The U.S. Senate Aging Committee conducted a hearing recently to investigate why certain decades-old drugs are seeing sudden price spikes of more than 5,000 percent.
Senators on the committee asked pointed questions about two “hedge fund” pharmaceutical companies, Turing and Retrophin – both at one point headed by disgraced former CEO Martin Shkreli. What they uncovered was a disturbing pattern of drug acquisition that exploits vulnerable patients to the tune of major profits.
According to the committee’s investigation, these hedge fund pharmaceutical companies executed a plan designed to generate profits by taking advantage of the monopolies many of them maintain over certain medications.
First, they identify older, well-established brands with expired patents and no generic competitors. Second, they make sure the drug is the “gold standard” – meaning health care providers either can’t prescribe a substitute or are uncomfortable in doing so. Third, the company picks a drug with a small patient population, which leads to less scrutiny since there are fewer people to complain. Fourth, they put the drug in a closed distribution system to guarantee zero competition. Finally, they raise the price – often substantially.
Unfortunately, patients, families and taxpayers bear the brunt of these higher prices, as noted by several senators on the committee.
“Every single taxpayer and every single person who has insurance should be angry, too,” said U.S. Sen. Thom Tillis, referring to Turing’s overnight increase on the price of Daraprim from $13.50 to $750 per pill. “To provide the treatment, this company, Turing, and their leaders have decided they’re going to pick the pockets of everybody. They’re going to put you in a devastating situation.”
While companies like Turing and Retrophin represent a set of bad actors, the problem of sudden price increases on drugs isn’t new. In fact, more reputable drug companies have steadily increased prices on a range of drugs for years.
Pfizer, for example, has already raised prices on more than 100 prescription drugs since the beginning of the year. And from 2007 to 2014, diabetes patients saw the cost of Eli Lilly’s Humulin R U-500 insulin jump more than 350 percent. Even Mylan-made epi-pens haveskyrocketed 222 percent over that same timeframe – costing patients with severe allergies $182.35 per pen in 2014.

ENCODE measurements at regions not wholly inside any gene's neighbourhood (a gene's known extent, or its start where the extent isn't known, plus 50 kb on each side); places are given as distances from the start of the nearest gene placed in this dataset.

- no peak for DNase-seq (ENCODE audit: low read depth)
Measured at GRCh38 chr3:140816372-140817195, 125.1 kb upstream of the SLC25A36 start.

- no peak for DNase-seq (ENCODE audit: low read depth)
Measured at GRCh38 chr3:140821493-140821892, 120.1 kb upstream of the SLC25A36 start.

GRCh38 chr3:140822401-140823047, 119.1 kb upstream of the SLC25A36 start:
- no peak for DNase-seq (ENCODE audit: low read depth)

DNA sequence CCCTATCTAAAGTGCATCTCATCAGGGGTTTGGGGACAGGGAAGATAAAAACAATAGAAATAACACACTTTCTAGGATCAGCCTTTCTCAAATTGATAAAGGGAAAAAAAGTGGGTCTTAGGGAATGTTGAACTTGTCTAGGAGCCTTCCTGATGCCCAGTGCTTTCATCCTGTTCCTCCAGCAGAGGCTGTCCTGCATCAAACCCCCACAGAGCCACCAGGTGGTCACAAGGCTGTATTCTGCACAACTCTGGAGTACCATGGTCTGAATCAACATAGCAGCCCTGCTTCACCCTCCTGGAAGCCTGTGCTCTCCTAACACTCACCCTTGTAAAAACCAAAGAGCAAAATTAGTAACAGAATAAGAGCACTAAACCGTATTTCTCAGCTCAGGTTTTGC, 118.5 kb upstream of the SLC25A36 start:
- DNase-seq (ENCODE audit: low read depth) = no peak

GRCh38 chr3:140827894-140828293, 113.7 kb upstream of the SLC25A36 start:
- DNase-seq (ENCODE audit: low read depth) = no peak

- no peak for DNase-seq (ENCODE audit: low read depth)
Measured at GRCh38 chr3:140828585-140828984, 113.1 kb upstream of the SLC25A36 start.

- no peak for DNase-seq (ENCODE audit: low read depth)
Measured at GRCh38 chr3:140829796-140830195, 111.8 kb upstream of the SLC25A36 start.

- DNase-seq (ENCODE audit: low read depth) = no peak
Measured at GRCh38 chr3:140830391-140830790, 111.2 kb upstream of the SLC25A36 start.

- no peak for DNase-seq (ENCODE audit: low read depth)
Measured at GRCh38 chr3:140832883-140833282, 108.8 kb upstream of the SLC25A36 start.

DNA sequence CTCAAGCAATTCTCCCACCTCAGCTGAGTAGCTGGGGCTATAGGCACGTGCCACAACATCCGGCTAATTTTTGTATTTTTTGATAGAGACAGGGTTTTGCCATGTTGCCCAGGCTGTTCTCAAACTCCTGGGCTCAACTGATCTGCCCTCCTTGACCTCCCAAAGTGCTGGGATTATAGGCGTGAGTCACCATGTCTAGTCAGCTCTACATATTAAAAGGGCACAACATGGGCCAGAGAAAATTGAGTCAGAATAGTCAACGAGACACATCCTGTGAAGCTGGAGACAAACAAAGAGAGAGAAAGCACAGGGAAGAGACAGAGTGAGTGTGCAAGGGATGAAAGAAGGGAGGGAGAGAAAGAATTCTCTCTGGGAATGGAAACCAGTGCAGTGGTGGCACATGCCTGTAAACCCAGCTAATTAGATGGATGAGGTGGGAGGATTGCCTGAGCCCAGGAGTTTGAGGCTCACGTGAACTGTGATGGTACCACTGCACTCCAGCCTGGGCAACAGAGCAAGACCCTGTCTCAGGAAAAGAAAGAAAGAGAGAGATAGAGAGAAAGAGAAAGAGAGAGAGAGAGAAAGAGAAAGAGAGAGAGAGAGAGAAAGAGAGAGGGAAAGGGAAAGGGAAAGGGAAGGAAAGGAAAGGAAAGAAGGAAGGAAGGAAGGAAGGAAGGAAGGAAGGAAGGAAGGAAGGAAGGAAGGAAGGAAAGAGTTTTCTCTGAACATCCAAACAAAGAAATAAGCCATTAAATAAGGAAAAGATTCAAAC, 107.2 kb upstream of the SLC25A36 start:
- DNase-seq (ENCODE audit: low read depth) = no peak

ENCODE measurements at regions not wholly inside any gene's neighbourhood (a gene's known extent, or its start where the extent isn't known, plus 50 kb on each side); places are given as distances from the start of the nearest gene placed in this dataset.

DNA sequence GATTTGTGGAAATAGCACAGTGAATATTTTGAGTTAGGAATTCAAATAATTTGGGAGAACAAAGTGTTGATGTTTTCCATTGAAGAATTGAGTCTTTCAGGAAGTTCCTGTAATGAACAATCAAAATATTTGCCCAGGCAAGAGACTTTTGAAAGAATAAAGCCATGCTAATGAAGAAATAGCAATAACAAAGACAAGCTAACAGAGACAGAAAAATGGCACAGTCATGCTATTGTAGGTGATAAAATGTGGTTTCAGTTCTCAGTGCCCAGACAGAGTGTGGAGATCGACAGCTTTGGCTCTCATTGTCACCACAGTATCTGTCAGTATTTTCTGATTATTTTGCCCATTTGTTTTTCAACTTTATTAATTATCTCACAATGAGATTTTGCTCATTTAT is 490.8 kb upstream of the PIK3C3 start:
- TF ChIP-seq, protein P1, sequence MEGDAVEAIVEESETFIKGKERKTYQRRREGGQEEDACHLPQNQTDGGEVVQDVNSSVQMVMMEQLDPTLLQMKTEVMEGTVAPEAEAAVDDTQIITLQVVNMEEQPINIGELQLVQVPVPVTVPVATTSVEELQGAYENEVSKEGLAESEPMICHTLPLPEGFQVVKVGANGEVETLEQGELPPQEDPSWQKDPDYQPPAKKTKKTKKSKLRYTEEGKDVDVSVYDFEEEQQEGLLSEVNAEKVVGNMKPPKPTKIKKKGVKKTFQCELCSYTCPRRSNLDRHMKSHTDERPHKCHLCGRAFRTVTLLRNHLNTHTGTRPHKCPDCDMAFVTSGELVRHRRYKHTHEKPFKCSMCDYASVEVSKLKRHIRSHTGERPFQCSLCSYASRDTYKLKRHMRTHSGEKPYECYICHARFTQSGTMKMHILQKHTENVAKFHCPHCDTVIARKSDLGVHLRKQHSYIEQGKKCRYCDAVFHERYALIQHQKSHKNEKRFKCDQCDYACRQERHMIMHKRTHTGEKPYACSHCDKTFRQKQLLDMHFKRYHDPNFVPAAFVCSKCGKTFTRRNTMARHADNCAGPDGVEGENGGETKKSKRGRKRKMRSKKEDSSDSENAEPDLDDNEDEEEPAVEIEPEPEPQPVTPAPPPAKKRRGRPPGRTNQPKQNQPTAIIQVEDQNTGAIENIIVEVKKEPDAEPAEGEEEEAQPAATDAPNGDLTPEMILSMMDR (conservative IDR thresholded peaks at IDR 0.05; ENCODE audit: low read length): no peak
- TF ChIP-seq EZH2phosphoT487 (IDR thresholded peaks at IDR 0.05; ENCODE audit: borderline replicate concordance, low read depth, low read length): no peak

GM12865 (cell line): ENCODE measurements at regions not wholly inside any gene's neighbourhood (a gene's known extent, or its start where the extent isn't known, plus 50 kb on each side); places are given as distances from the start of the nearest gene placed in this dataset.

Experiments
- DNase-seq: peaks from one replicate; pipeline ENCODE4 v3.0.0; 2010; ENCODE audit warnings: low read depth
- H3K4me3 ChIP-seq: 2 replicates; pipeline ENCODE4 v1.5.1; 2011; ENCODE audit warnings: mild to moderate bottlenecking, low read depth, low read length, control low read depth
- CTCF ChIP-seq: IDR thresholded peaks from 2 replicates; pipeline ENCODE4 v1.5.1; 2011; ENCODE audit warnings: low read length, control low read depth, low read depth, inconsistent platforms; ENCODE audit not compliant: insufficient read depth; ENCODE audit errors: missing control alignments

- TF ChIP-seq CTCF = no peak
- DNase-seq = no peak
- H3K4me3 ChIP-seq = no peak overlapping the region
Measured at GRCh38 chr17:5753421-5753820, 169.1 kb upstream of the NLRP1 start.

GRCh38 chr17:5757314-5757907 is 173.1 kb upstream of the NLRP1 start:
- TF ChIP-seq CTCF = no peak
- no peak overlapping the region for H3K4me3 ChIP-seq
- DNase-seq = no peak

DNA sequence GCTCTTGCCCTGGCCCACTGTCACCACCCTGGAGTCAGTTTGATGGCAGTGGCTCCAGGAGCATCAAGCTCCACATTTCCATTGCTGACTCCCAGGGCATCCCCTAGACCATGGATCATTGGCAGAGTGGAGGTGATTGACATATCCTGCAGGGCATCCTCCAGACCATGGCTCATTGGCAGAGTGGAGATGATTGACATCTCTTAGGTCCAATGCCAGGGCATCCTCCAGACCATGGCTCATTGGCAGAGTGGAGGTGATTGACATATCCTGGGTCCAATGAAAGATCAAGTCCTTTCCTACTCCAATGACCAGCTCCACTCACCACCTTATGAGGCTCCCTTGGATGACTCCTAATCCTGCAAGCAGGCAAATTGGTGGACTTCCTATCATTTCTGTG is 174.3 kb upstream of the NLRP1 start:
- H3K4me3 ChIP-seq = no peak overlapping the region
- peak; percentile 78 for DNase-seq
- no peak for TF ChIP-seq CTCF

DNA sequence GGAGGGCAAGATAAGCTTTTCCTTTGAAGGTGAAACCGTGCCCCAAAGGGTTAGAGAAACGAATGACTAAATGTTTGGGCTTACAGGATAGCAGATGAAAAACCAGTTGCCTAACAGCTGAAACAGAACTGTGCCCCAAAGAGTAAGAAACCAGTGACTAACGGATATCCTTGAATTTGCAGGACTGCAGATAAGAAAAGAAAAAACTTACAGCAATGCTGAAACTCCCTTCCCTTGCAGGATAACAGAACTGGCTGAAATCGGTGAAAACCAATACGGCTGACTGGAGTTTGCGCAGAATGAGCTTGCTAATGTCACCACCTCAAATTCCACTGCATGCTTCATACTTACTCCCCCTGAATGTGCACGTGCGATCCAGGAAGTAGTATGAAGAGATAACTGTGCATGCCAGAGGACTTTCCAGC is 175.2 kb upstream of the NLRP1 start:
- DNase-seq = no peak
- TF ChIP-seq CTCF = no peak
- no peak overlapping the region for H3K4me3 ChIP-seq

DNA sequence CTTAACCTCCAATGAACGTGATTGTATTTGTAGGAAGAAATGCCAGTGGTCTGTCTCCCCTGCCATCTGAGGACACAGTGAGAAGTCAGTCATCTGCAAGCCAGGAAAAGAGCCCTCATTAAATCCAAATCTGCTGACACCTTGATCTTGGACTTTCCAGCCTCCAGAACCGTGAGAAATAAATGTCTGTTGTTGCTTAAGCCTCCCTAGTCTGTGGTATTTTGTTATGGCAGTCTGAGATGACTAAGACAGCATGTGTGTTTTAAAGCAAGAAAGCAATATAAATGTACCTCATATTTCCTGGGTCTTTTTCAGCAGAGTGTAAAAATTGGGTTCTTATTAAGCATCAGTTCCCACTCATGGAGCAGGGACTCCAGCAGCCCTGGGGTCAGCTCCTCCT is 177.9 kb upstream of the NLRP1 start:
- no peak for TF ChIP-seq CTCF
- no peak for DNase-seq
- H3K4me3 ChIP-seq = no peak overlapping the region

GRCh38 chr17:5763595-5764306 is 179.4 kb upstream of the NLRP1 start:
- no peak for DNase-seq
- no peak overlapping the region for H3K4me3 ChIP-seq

There are countless more examples. According to a recent report by AARP, retail prices for 622 prescription drugs widely used by Medicare beneficiaries increased by an average of 9.4 percent in 2013. In contrast, the general inflation rate was 1.5 percent over the same period. Moreover, a new report from Express Scripts found that brand-name medications have increased in price by 164 percent between 2008 and 2015.
While it’s unconscionable that hedge fund pharmaceutical companies like Turing and Retrophin purchase treatments and suddenly raise prices, the current model in which drug companies raise prices year after year is just as bad for patients – and, frankly, unsustainable for our entire health care system.
The increasing cost of medications often encourages patients to cut corners, such as saving money by not taking medicine as prescribed. This leads to much less effective treatments. A recent Express Scripts report on drug trends found that not taking medicine as prescribed costs taxpayers about $330 billion annually in preventable medical complications.
The impacts of rising drug prices are real. These increases – whether overnight or year after year – threaten access and affordability for patients and families who need these vital treatments today. A system that shields consumers from knowing the true cost-drivers behind their medications and allows companies to exploit the market of life-saving medications is a broken system.
Americans deserve better. It’s time for more transparency and increased competition in the pharmaceutical market. The truth is, like millions of patients across America, we can’t afford to wait any longer.
John Rother is the Executive Director of the Campaign for Sustainable Rx.